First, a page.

We’ve all been there: you go to take a slice of a deliciously gooey brie, only to find there’s nothing left but rind.
This is an easily avoidable problem if you follow a few simple guidelines for cutting different styles and shapes of cheese.
Sue Arthur, owner and founder of Over the Moon Dairy in Putaruru, takes us through the basics to ensure every bite makes the most of your cheese.
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A wedge of soft cheese (like brie)
The trick here is to slice the cheese so everyone gets the same amount of rind – which is to say, not too much.
The interior of the cheese gets drier as it moves away from the middle of the wheel, so this way of cutting also means as many slices as possible include a taste of that beautiful goo.
MARK TAYLOR/Waikato Times
Sue Arthur with six different cheeses produced at her boutique factory, Over the Moon.
The easiest way to achieve this, says Arthur, is to cut on a pretty sharp diagonal from the point, or nose, of the wedge, and continue that way until you get to the top, which should give a fairly equal distribution.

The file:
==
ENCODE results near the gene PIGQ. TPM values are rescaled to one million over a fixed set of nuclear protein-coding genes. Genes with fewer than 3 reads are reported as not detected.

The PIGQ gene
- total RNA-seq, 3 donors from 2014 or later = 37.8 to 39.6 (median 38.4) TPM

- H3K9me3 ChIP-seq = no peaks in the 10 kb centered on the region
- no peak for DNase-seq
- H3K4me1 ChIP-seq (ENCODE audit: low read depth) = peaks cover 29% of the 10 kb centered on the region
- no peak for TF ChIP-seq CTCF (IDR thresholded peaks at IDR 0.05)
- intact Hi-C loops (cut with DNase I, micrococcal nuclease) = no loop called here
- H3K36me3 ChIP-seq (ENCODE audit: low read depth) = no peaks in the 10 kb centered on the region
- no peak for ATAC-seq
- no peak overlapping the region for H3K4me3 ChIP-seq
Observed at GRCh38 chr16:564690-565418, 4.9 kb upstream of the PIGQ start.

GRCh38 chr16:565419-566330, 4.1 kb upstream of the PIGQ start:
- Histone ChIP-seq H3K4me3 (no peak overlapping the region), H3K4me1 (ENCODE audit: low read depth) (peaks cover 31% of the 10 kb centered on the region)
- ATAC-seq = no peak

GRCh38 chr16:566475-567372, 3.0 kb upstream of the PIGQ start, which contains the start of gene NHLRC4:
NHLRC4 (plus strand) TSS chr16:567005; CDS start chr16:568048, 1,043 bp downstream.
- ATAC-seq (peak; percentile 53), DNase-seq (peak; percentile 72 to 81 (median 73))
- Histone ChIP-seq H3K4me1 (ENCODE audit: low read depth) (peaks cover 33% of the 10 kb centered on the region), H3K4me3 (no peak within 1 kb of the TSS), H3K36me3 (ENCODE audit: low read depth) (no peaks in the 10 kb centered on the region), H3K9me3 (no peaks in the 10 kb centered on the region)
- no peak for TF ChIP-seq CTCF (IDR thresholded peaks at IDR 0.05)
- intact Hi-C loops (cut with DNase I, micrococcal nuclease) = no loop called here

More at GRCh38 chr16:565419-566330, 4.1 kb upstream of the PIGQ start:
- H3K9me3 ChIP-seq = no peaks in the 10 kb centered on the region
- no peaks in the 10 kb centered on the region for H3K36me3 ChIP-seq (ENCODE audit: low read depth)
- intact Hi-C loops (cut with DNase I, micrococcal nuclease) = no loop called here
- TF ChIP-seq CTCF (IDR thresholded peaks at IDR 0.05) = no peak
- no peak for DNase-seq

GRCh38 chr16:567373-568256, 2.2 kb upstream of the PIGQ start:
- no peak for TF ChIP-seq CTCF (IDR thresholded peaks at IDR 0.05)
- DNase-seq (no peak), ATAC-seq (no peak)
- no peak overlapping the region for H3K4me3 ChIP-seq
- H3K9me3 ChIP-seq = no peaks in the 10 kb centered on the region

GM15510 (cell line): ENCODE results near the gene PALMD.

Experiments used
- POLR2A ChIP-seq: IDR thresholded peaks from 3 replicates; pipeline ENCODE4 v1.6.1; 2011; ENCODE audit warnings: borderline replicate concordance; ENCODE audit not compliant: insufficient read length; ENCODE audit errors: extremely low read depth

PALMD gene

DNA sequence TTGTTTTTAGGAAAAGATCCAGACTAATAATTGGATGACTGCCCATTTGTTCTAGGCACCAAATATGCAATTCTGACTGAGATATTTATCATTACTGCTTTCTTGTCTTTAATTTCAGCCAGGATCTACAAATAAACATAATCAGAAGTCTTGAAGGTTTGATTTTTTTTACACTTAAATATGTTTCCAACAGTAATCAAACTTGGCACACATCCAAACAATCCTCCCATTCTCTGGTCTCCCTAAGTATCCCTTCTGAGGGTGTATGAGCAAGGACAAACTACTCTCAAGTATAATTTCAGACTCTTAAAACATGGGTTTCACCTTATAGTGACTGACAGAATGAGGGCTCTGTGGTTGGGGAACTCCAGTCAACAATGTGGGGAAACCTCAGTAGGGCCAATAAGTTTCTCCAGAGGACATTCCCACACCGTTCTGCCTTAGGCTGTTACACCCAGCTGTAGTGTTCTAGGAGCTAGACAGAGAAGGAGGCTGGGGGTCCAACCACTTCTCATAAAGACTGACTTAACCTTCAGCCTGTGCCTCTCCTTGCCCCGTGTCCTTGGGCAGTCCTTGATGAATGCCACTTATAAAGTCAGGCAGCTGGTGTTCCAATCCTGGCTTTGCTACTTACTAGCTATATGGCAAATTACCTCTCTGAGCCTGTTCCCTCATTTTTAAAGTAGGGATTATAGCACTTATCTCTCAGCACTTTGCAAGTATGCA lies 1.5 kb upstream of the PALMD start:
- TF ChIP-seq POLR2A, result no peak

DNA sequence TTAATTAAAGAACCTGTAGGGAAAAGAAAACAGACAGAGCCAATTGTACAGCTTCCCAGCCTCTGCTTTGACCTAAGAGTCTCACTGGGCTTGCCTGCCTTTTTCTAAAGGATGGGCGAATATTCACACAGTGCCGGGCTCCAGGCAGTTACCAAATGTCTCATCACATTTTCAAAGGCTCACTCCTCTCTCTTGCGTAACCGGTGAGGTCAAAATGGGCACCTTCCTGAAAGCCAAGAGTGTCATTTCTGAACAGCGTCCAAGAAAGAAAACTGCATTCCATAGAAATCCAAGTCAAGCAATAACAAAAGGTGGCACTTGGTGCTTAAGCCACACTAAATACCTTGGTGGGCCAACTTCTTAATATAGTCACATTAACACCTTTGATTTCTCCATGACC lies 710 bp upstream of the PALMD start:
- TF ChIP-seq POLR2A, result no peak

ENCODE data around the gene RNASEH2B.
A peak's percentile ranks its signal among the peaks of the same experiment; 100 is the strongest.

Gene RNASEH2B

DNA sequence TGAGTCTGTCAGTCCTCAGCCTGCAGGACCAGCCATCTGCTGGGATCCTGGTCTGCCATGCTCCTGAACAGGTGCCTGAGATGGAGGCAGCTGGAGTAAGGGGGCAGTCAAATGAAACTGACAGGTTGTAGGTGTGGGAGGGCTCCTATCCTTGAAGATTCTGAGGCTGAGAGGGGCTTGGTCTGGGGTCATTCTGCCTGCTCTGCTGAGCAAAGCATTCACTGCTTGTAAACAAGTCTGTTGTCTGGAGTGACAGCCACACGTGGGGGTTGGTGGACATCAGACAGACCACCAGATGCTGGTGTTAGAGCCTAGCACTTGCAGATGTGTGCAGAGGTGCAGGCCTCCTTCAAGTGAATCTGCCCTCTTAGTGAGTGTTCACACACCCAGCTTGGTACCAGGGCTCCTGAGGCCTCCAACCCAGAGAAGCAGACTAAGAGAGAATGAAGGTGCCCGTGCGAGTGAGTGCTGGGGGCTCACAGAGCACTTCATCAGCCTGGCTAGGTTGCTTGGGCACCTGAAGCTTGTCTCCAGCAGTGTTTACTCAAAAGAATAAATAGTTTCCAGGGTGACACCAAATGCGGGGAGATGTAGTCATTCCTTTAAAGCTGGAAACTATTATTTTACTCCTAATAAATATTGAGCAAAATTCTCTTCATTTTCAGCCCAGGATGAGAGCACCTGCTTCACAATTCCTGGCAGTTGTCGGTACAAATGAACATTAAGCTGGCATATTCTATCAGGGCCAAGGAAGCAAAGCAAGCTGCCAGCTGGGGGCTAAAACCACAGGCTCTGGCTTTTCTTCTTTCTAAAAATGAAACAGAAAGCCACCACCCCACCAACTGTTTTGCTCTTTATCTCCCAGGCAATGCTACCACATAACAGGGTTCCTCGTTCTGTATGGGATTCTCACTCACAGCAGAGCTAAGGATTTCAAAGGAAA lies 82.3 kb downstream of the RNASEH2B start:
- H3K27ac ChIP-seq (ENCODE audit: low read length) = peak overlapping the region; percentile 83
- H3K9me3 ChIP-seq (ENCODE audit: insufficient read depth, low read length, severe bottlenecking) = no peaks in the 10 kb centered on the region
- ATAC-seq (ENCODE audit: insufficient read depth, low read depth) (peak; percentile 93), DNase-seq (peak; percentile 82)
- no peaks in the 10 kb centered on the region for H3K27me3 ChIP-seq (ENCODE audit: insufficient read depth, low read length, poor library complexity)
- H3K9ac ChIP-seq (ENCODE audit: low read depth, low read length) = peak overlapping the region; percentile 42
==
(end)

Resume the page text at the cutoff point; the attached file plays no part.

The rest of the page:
Some cultures and people advocate alternating the direction of each diagonal cut. That works, too.
What you should never, ever do is slice off the pointy end, or nose, of the wedge. It’s considered very rude to take the best bite for yourself.
Gooey soft cheese like an aged brie is best sliced with a cheese knife that has holes in the blade, to limit the amount of cheese that sticks to it.
Cut a pie-shaped cheese like a pie.
A round of soft cheese (like camembert)
“With a pie-shaped cheese, cut like a pie,” is Arthur’s rule. Everyone should get a triangular slice with rind on the outside edges.
Please do not slice a round of soft cheese like you would a hard cheese.
Soft cheese in a square or…